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I've read a lot about people cleaning keyboards in the dishwasher. But how does the water damage electronics? Does it cause shorts on the ICs on the internal circuitry or physically get in the IC(which I can't see happening). So what actually happens?

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    \$\begingroup\$ There are actually purpose-built circuit board washers used to clean excess flux. An example can be seen at this link \$\endgroup\$ – semaj May 11 '11 at 23:59
  • \$\begingroup\$ The bad stuff happens if the circuit is powered up while being submerged. Also, immersion for extended periods in water that is dirty, or excessively acidic or alkaline. I mean if you toss a circuit board into a river and then find it on an ocean beach somewhere, all bets are off. \$\endgroup\$ – Kaz Feb 23 '13 at 5:22
  • \$\begingroup\$ By the way, in high school, I took apart a floppy disc (removed it from its plastic casing), and washed finger prints from it with soap and running water, then dried and resassembled. All data read perfectly. \$\endgroup\$ – Kaz Feb 23 '13 at 5:23
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Many electronic assembly lines have a water cleaning machine in them. Basically it runs the PCB through it on a conveyor belt while spraying it with water. One smaller contract manufacturer I visited actually used standard dishwashers to clean PCB's (but had a closed water system, so no bad stuff made it into the sewer). In my lab, we use water soluble flux that must be cleaned with water, as the flux itself is very conductive. I simply rinse the PCB in the sink and dry it.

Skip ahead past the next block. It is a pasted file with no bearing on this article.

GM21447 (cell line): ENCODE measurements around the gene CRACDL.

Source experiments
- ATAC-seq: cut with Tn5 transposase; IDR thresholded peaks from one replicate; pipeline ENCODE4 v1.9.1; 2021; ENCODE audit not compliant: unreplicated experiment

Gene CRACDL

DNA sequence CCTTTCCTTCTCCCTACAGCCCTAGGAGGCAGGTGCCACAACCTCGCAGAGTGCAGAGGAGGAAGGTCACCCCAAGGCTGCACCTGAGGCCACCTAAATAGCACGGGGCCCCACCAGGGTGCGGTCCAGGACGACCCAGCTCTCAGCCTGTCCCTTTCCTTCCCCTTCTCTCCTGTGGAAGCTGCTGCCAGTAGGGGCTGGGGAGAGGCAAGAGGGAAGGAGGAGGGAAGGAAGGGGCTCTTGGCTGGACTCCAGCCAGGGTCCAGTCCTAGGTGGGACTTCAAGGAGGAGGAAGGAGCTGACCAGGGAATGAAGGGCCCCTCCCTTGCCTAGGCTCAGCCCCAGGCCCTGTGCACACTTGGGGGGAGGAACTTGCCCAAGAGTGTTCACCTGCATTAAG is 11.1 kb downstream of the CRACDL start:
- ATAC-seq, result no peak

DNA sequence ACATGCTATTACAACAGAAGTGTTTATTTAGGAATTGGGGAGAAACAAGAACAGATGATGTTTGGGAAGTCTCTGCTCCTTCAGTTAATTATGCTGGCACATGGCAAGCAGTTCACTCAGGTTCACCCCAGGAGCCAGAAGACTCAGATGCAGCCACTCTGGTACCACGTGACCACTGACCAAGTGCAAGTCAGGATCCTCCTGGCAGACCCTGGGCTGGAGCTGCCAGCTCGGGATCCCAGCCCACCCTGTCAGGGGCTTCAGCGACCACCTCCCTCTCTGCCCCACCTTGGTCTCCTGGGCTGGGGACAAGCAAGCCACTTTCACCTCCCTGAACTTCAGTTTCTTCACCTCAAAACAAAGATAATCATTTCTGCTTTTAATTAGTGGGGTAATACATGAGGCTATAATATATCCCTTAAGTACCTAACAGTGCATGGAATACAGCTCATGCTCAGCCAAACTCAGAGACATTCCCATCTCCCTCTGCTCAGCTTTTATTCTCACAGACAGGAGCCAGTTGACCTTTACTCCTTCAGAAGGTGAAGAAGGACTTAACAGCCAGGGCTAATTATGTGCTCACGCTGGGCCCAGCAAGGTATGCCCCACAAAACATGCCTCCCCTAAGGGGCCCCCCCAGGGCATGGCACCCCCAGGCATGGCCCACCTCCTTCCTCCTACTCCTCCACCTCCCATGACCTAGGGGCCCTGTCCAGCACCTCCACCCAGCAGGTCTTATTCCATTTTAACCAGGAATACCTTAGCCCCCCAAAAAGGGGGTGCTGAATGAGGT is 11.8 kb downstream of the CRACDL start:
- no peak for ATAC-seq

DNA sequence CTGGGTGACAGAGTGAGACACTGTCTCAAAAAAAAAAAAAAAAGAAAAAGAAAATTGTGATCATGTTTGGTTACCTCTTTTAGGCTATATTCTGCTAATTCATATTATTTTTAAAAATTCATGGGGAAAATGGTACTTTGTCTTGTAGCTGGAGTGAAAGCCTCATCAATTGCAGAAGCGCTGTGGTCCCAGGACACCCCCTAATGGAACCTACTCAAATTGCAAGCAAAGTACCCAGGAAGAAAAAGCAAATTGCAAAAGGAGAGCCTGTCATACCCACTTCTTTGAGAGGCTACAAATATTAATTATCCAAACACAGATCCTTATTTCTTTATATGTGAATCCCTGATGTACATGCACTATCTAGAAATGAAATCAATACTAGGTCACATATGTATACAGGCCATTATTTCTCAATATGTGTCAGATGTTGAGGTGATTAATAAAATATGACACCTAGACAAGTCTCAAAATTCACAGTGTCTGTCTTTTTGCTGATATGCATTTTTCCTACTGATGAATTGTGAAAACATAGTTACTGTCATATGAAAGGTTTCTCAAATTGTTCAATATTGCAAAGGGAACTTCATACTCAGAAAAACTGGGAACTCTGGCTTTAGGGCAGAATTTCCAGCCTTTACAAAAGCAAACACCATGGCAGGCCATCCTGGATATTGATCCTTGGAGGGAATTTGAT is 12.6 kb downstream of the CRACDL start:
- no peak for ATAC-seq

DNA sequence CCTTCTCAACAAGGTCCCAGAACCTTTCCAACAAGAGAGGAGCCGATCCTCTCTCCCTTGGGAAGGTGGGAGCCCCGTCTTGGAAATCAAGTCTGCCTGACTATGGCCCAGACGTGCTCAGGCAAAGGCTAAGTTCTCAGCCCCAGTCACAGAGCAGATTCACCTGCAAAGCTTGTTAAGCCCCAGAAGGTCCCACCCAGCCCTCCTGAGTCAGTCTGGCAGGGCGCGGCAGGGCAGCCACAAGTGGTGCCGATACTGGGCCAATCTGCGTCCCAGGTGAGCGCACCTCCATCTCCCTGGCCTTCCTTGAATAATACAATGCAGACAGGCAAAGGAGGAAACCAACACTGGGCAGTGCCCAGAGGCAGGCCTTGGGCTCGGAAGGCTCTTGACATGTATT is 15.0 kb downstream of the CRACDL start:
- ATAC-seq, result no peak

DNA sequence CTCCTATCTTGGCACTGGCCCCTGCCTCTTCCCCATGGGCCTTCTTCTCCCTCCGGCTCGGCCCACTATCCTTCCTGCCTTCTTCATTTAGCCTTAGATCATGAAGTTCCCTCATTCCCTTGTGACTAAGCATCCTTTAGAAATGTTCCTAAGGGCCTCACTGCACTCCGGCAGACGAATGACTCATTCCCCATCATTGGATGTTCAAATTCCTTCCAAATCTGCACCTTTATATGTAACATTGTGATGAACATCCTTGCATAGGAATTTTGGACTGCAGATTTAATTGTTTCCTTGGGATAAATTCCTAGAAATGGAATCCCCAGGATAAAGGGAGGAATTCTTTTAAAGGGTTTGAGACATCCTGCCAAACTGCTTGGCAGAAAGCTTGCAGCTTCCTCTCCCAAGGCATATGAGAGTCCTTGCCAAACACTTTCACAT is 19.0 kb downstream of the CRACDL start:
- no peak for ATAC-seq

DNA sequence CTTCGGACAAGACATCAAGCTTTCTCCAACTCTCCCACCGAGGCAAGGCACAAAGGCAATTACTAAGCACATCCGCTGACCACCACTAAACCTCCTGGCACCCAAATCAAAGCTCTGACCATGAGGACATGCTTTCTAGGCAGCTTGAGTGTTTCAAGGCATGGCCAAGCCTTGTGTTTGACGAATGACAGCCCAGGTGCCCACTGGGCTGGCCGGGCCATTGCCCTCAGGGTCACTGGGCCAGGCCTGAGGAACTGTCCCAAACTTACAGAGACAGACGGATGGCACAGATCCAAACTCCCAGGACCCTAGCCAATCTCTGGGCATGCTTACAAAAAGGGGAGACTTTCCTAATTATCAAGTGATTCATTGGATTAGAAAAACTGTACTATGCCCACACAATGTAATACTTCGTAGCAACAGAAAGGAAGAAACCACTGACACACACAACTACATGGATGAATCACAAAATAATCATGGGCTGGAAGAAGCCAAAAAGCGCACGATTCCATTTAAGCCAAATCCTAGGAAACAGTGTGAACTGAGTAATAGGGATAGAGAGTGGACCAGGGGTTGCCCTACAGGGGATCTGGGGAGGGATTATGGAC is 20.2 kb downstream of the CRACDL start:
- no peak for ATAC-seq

There are several important things to note when washing a PCB with water:

  1. The PCB should not be powered. This seems obvious, but people often forget about batteries for the real-time-clock and stuff. Sometimes the batteries will survive the washing step, but it's best to not tempt fate.

  2. The PCB should be completely dry before powering it up. This is the tricky one, since there are many small nooks and crannies for water to go into, and it doesn't evaporate quickly in those tight spaces. I'm in Colorado, where the humidity is often less than 30%, and I will either let the PCB drip dry for more than 24 hours or use a heat gun to speed things up. If you're in a more humid climate then extend the drying time accordingly.

  3. Some parts don't survive washing. Speakers, buzzers, and microphones are the big ones. Some switches and buttons don't like being washed either. Of course there are always exceptions.

  4. If your water has a high mineral content then you might want to do a "spot free rinse" using deionized or reverse-osmosis-ized water.

The #1 way water damages the electronics is by shorting things out while the power is on. The #2 way is by corrosion. Interestingly enough, it's not the water that does the damage but all the impurities that are dissolved in the water. Pure water doesn't do much (but look at it wrong and it'll get impurities). Of course, not powering on the device and drying it relatively quickly will prevent both of these problems.

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    \$\begingroup\$ Compressed air is also a great way to dry wet, populated PCBs. Of course, it does require a compressor, but if you already have one, it's a great way to get everything really dry. \$\endgroup\$ – Connor Wolf May 12 '11 at 5:34